The origin of the idea that human beings have certain fundamental rights that ought to be recognized in all societies may be traced to a variety of philosophical, legal, and religious sources, mainly in the Western tradition. Its main application has been in the sphere of politics, within which the concept of human (or 'natural') rights has been used to to justify and to limit the authority of states in relation to their citizens and their dealings with other states. This chapter discusses issues arising from analyses and critiques of human rights (moral rights that belong to all human beings by virtue of their humanity, which override, or generally outweigh, other moral considerations.) These issues include the nature and significance of rights. Consideration is given to the philosophical and practical justifications for believing (or not believing) in human rights, to different theories concerning how we might determine their content and scope, to practical implications, and to how human rights should be implemented.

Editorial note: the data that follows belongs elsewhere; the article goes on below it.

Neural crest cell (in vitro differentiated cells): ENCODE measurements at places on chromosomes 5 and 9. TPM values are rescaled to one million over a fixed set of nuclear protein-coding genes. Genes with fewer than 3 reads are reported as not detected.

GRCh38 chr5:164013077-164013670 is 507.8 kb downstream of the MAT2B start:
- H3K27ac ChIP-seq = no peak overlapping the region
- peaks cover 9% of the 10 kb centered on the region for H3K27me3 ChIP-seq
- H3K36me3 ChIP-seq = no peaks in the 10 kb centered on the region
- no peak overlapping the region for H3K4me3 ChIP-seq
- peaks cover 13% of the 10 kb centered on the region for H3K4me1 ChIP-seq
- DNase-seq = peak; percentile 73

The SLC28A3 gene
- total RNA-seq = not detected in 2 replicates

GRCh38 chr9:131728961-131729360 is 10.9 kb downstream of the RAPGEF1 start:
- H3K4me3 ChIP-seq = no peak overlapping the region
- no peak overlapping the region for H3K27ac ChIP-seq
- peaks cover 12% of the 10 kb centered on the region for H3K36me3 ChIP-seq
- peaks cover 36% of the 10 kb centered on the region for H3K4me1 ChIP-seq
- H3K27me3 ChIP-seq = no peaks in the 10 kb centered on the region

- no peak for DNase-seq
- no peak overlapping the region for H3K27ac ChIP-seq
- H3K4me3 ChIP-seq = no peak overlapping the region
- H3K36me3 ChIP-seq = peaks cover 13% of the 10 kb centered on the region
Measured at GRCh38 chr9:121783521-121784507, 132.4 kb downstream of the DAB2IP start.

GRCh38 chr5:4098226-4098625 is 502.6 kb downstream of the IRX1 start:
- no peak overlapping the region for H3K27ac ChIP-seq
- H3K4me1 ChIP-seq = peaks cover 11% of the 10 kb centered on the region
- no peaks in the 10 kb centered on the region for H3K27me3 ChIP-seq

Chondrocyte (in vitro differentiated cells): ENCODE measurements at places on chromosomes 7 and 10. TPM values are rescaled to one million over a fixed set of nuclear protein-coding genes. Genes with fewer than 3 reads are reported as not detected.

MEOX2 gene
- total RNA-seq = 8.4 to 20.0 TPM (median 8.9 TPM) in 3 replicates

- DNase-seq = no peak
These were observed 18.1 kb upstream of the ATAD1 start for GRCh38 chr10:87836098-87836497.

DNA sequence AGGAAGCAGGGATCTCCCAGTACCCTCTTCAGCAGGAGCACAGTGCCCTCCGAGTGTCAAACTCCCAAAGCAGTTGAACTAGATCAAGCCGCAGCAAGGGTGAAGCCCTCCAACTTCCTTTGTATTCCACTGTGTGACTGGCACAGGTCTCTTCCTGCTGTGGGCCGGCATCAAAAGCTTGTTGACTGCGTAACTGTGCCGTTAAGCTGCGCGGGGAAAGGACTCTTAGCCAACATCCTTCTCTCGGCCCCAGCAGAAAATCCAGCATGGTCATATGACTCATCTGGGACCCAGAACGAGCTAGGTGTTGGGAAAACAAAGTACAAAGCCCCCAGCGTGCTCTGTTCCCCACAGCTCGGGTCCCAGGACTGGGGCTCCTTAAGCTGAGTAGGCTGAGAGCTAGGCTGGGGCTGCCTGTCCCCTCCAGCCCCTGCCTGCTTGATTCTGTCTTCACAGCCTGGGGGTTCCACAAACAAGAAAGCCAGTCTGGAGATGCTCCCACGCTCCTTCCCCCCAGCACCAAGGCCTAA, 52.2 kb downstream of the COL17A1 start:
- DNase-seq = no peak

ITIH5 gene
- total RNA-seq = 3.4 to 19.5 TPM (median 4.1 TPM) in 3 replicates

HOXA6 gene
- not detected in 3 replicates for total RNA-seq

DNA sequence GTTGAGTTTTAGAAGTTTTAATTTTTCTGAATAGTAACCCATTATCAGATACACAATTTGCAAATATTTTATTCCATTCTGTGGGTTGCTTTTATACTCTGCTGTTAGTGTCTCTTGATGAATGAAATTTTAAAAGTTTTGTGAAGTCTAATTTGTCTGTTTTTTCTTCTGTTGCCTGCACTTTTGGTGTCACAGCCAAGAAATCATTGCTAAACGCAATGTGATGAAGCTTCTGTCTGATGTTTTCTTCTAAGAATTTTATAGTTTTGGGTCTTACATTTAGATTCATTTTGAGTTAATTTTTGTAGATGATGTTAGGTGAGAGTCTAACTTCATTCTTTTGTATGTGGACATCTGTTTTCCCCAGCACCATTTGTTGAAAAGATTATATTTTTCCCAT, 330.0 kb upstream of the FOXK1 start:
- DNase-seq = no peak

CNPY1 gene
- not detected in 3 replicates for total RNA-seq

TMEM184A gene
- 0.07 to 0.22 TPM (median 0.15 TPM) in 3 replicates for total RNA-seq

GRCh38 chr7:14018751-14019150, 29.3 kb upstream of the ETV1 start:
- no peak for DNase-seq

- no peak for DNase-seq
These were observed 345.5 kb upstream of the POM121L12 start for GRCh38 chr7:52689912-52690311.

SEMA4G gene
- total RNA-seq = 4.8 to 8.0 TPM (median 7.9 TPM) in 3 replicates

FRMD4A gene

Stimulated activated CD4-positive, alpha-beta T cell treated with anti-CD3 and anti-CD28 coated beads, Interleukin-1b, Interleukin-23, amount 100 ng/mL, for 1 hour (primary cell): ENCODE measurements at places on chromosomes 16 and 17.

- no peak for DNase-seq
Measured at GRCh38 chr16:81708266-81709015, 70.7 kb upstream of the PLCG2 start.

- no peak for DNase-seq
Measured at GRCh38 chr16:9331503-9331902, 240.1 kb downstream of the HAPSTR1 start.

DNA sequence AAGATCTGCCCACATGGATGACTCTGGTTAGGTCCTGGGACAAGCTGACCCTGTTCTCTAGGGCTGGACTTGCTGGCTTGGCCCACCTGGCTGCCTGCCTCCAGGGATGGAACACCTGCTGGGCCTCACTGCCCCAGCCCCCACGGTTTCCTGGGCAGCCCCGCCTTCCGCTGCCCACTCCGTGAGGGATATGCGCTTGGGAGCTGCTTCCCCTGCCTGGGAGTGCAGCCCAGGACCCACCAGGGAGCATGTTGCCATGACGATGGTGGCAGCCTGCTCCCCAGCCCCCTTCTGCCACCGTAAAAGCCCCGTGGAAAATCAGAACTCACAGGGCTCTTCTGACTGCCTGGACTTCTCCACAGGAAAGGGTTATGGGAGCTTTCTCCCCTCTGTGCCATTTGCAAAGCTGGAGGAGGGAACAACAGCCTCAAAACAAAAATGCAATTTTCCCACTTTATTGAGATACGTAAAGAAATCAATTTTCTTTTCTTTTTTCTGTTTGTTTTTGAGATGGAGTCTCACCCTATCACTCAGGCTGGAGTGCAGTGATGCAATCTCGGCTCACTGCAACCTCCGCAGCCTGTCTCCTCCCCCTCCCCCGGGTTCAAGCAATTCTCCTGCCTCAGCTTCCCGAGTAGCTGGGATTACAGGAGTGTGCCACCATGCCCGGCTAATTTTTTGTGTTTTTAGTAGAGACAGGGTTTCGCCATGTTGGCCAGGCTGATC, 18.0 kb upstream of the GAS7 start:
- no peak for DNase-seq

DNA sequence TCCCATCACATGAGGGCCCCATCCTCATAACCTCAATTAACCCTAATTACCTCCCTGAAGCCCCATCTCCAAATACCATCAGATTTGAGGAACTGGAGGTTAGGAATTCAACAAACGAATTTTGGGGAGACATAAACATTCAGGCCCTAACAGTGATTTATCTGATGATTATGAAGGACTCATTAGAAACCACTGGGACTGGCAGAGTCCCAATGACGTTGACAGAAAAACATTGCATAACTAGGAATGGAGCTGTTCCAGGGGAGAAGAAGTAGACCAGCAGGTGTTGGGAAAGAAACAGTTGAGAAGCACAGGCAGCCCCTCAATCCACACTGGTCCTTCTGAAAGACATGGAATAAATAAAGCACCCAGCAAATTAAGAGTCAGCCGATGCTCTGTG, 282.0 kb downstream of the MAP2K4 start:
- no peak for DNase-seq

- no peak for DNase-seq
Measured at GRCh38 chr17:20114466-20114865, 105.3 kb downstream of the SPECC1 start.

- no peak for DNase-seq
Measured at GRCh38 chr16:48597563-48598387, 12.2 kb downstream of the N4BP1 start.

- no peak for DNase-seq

|Title of host publication||Issues In Political Theory|
|Place of Publication||Oxford|
|Publisher||Oxford University Press|
|Number of pages||22|
|Edition||Third / 8|
|Publication status||Published - 2012|